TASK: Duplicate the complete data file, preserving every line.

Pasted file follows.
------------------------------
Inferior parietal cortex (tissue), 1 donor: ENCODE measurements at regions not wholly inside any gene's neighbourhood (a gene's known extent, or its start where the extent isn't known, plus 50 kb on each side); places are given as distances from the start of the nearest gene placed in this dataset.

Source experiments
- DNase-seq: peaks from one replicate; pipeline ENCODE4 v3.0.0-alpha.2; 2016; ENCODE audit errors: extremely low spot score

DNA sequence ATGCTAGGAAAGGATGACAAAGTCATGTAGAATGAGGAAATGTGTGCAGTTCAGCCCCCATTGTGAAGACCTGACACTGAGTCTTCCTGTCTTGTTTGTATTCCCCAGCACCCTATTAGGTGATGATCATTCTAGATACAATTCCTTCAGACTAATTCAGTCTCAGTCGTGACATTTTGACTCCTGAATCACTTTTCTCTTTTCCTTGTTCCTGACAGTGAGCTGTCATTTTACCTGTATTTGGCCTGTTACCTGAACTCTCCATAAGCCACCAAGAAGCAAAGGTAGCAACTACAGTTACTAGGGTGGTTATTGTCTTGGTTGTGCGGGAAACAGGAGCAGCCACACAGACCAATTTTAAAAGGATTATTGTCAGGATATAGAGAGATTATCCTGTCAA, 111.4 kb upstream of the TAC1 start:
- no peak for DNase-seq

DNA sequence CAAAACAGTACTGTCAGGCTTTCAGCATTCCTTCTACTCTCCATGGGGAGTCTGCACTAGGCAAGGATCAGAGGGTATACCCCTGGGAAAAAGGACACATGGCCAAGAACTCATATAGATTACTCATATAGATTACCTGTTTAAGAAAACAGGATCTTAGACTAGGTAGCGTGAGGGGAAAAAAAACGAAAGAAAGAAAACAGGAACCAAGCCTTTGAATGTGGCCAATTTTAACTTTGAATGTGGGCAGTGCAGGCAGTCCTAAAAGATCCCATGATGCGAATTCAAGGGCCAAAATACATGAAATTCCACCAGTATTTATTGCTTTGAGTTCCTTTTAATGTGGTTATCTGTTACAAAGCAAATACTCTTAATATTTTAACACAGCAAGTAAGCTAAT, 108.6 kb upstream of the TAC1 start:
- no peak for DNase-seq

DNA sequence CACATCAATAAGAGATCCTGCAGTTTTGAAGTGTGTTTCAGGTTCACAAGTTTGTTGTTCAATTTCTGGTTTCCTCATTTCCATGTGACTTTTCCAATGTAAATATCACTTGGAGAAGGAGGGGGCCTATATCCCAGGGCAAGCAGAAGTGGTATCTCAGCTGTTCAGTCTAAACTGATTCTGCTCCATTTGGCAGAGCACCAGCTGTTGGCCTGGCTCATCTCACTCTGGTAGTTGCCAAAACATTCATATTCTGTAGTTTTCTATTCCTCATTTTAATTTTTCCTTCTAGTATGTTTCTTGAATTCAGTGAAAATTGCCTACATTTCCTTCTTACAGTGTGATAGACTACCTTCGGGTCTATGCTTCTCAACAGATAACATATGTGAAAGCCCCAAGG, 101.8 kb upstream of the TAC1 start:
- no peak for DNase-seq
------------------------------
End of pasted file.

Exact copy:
Inferior parietal cortex (tissue), 1 donor: ENCODE measurements at regions not wholly inside any gene's neighbourhood (a gene's known extent, or its start where the extent isn't known, plus 50 kb on each side); places are given as distances from the start of the nearest gene placed in this dataset.

Source experiments
- DNase-seq: peaks from one replicate; pipeline ENCODE4 v3.0.0-alpha.2; 2016; ENCODE audit errors: extremely low spot score

DNA sequence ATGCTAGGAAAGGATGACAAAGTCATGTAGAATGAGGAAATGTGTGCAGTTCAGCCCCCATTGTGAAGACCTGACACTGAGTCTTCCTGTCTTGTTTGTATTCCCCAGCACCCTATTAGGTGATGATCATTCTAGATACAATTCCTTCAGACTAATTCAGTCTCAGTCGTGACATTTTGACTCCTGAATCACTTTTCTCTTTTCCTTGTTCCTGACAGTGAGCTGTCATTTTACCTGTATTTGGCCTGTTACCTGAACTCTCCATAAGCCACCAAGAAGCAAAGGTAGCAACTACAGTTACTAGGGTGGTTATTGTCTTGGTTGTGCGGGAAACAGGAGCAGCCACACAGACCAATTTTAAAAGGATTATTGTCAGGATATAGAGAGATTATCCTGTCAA, 111.4 kb upstream of the TAC1 start:
- no peak for DNase-seq

DNA sequence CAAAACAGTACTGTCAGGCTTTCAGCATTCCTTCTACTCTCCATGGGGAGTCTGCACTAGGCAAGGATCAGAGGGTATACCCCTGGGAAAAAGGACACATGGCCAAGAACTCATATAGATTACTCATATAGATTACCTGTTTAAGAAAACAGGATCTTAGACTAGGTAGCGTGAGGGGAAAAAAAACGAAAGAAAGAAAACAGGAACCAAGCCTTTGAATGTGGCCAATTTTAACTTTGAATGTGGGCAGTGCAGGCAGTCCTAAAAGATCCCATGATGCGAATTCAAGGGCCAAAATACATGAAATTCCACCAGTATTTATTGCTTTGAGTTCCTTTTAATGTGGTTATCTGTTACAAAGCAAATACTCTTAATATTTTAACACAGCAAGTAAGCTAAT, 108.6 kb upstream of the TAC1 start:
- no peak for DNase-seq

DNA sequence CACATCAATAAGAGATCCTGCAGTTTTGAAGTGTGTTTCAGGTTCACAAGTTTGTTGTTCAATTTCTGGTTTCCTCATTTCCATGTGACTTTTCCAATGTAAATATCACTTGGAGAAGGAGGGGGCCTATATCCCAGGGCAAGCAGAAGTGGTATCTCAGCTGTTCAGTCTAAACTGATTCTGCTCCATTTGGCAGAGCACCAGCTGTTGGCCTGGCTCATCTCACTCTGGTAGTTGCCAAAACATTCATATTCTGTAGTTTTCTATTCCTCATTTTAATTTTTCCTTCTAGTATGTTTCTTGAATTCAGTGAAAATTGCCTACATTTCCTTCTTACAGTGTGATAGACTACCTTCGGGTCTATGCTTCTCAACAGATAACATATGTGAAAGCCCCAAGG, 101.8 kb upstream of the TAC1 start:
- no peak for DNase-seq